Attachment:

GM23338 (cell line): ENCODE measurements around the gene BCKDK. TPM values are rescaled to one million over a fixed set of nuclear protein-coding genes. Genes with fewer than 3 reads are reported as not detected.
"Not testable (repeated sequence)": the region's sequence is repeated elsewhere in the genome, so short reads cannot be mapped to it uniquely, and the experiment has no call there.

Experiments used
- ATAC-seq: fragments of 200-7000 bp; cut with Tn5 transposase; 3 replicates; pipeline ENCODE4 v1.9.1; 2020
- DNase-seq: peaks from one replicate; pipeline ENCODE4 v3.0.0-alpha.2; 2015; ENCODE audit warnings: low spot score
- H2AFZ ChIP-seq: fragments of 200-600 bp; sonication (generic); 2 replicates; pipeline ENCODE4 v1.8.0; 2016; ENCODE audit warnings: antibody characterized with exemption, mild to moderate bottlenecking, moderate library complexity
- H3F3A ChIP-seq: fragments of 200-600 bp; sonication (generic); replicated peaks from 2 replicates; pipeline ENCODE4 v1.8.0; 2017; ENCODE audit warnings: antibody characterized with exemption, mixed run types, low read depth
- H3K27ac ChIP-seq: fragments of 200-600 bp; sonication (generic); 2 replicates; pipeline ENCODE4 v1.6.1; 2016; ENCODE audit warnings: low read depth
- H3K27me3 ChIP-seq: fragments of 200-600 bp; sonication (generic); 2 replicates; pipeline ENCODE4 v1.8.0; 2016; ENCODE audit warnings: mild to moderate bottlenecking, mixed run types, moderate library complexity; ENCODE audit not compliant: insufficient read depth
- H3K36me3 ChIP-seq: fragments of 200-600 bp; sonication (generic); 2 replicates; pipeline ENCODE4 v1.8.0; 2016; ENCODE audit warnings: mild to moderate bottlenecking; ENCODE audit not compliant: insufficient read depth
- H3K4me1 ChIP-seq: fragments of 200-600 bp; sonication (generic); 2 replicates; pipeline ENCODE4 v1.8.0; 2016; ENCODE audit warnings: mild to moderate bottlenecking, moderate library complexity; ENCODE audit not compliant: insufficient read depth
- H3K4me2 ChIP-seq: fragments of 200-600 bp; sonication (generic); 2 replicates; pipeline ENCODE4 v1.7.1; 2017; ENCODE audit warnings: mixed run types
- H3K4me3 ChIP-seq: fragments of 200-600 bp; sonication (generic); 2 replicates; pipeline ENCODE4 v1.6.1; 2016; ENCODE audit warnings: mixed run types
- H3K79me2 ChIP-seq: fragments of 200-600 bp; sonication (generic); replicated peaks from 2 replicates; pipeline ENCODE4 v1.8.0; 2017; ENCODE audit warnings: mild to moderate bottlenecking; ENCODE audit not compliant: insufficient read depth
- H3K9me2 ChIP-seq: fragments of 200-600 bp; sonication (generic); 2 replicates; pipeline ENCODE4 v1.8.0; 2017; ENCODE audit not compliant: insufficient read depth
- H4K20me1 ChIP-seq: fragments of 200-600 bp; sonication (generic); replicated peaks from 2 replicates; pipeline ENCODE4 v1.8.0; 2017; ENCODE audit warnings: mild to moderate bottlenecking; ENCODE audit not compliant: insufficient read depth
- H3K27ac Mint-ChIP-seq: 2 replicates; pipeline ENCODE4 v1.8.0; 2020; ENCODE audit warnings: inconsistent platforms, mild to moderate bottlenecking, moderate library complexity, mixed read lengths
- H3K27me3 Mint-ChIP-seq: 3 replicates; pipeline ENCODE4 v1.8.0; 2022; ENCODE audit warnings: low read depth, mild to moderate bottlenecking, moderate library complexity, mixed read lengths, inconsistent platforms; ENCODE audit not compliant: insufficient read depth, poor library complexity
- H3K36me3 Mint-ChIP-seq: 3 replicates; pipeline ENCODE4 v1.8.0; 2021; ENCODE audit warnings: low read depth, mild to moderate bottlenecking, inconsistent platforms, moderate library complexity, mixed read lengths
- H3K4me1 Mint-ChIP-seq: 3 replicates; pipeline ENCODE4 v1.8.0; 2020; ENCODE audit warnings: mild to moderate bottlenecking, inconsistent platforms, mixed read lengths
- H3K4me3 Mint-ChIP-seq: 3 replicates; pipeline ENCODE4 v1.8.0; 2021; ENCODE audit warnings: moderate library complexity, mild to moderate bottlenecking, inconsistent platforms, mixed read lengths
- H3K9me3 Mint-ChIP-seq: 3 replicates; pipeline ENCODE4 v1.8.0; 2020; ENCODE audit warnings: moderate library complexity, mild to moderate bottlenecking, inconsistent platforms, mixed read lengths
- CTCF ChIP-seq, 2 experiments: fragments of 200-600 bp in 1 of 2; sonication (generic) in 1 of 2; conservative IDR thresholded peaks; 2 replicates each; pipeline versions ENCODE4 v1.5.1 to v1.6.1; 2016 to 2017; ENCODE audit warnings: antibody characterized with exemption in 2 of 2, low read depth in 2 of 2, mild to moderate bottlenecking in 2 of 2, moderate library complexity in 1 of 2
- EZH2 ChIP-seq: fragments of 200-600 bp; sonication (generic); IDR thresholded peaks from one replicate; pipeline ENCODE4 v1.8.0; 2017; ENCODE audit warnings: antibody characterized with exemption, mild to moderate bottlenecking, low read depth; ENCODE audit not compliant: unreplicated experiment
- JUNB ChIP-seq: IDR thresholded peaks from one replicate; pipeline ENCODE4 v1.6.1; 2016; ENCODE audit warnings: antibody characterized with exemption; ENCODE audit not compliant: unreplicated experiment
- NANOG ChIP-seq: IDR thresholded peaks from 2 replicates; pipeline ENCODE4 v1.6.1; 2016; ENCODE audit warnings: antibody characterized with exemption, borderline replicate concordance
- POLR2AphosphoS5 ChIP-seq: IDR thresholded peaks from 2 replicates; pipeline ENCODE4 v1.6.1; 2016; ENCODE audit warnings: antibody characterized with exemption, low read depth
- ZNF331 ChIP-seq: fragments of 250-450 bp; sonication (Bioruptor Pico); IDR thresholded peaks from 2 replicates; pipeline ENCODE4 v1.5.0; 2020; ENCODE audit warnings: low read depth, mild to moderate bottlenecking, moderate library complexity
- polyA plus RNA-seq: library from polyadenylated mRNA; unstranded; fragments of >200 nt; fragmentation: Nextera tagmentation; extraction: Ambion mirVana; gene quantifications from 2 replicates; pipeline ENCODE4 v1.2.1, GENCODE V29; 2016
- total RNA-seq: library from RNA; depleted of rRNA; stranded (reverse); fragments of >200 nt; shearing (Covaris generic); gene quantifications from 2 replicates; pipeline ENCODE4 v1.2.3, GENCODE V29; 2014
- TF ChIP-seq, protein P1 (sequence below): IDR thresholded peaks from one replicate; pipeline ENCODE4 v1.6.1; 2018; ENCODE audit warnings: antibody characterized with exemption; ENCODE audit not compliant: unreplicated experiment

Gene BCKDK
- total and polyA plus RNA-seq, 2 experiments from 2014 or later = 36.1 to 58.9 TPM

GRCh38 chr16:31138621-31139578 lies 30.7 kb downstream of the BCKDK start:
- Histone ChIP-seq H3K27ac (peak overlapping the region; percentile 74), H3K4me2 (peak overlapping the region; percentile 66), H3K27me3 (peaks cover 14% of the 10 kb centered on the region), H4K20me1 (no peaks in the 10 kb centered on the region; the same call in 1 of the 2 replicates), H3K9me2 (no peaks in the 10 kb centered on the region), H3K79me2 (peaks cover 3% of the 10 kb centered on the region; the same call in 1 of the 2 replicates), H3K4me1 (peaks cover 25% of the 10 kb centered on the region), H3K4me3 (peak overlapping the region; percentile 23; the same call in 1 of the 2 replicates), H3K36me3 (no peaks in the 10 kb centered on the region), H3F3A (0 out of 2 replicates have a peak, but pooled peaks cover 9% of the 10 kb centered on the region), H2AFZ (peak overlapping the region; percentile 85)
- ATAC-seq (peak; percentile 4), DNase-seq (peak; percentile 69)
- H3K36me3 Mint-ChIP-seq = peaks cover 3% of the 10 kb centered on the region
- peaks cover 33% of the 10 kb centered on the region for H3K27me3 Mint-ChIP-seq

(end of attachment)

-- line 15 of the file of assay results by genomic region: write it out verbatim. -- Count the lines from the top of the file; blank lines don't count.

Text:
- H3K9me2 ChIP-seq: fragments of 200-600 bp; sonication (generic); 2 replicates; pipeline ENCODE4 v1.8.0; 2017; ENCODE audit not compliant: insufficient read depth